Why is Jerusalem the center of so much conflict?
The Significance of Jerusalem
The significance of Jerusalem extends far beyond its political, religious, and geographic importance. It is far more than a historic city. In fact, it is much more than a city. In Jeremiah 8:5, God uses “Jerusalem” to refer to all the people of Judah. If a major part of God’s eternal plan is the “New Jerusalem,” it must have both spiritual meaning and eternal significance. Jerusalem must represent something far beyond our earthly understanding of a city.
Reveal her Great King
I have come to realize that God’s purpose for this great city was to reveal her Great King—the Lord Jesus. Jerusalem was never meant to be adored as a city or worshipped as an idol. She is important because she is the city of the Great King (Mt. 5:35). From Abraham’s offering of Isaac on Mt. Moriah (Jerusalem) to the future return of Jesus on Mt. Olivet (Jerusalem), Jesus is displayed.
Three times every year all the males in Israel were required to make the trek to Jerusalem to worship God by participating in the Feast of Unleavened Bread, the Feast of Weeks, and the Feast of Tabernacles. The King of this great city chose it as the place where mankind would be redeemed through His death. It was there He was resurrected, showing God’s acceptance of His final sacrifice. Through this great city and all she has endured, God has allowed the world to become acquainted with her Great King. The Gospel was spread to the world from this great city and after her King’s return (Jesus’s Second Coming), the fruit of the Gospel will return to her.
Abraham’s Unique Encounter
Even before Abraham was called to sacrifice Isaac on Mt. Moriah, he had a unique encounter that set Jerusalem apart from all other cities. When he met Melchizedek, king of Salem (Genesis 14:18), Abraham was looking for the city which has foundations whose architect and builder is God (Hebrews 11:10). By faith, Abraham was looking for the heavenly Jerusalem. Where did he find himself? He was in the earthly Jerusalem before it was even built. Jerusalem later grew from the original city of Salem, which means “peace.” Melchizedek (meaning righteous king) offered Abraham bread and wine. This offer went beyond exercising hospitality to a weary traveler. Centuries before Jesus walked the earth, the “body and blood” covenant between God and man was tied to Jerusalem.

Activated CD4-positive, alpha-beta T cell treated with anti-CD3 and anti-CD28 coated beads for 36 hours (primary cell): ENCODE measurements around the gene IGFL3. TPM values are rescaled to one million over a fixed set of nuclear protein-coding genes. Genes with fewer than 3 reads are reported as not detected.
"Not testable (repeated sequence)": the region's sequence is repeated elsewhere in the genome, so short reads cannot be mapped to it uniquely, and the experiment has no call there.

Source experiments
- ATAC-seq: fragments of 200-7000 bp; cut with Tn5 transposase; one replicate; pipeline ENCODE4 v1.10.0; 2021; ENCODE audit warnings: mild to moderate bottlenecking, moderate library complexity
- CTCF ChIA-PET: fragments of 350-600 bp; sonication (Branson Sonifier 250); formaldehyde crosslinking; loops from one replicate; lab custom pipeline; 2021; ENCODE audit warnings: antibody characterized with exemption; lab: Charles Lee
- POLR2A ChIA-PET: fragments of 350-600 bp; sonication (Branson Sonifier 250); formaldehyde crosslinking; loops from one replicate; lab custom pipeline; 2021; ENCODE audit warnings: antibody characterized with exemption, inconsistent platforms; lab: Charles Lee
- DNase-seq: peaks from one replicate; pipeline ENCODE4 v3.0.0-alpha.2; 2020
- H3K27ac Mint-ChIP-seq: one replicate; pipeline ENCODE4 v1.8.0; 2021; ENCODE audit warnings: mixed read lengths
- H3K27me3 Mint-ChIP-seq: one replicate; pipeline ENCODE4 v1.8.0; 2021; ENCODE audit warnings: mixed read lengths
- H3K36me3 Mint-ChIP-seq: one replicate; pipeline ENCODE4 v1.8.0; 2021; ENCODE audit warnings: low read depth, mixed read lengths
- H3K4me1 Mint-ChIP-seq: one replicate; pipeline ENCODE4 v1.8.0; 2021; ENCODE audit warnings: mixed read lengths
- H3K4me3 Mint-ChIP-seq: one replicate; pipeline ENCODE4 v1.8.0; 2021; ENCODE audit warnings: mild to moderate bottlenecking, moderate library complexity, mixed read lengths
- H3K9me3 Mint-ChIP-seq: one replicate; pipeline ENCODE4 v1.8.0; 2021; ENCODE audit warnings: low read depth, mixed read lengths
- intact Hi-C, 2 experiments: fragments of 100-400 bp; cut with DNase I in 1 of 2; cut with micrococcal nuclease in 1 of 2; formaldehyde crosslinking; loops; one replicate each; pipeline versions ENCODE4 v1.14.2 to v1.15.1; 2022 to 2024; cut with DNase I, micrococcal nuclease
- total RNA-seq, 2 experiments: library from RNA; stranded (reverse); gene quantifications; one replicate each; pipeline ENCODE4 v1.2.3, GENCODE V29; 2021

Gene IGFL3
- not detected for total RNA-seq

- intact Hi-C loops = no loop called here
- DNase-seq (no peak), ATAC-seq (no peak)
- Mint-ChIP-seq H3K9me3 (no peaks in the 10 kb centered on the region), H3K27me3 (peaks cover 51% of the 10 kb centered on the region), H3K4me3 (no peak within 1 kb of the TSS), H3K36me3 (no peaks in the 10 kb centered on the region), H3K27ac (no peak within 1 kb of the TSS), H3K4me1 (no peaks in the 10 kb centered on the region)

The Meaning of her Name
Even her name points to Jesus. Jerusalem is made up of two Hebrew words: Jeru and Salem. Jeru means “to lay down a foundation” or “to cast down from above.” It pictures Jesus being laid down from heaven as our chief cornerstone (Isaiah 28:16). Salem means “peace,” or more specifically, “an inheritance of peace,” pointing to the King of Righteousness, the King of Peace as pictured in Melchizedek. Until the King of Peace appears, worldly negotiations are useless. Until the world seeks after God’s heart, His ways, and His peace, chaos will continue to reign. In any case, Jerusalem will be in the center of the action because this is the city through which God’s plans have been, and will be, made known.
She Testifies of Jesus
Jerusalem is at the center of God’s heart. It is an earthly version of a heavenly city with foundations whose architect and builder is God. The city in the middle of current events represents the foundation of something greater. It testifies of Jesus, the coming King. I know of no other city for which God commands us to pray because no other city is so much more than just a city. These are all reasons why Jerusalem is at the heart of the current Middle East conflict.
As long as Muslims maintain a presence in Israel, they will always demand control of East Jerusalem. This is a problem because the old city of Jerusalem is located in East Jerusalem. This is where the temple was located. This is where God’s name dwelled. This is the focal point of God’s interaction with man and the earthly spot where He displayed His glory.
Why are Muslims so Interested?
The interest of Muslims in Jerusalem isn’t just for geographic and political control. It’s all about sovereignty. Muslims believe that they had demonstrated Islam’s triumph over Judaism and Christianity by building the Dome of the Rock directly over the temple ruins in Jerusalem. When Israel took control of East Jerusalem (including the Temple Mount) during the ’67 war, it called into question Islam’s claim of sovereignty. They want to regain control. This is the underlying reason for the constant turmoil at the Temple Mount.
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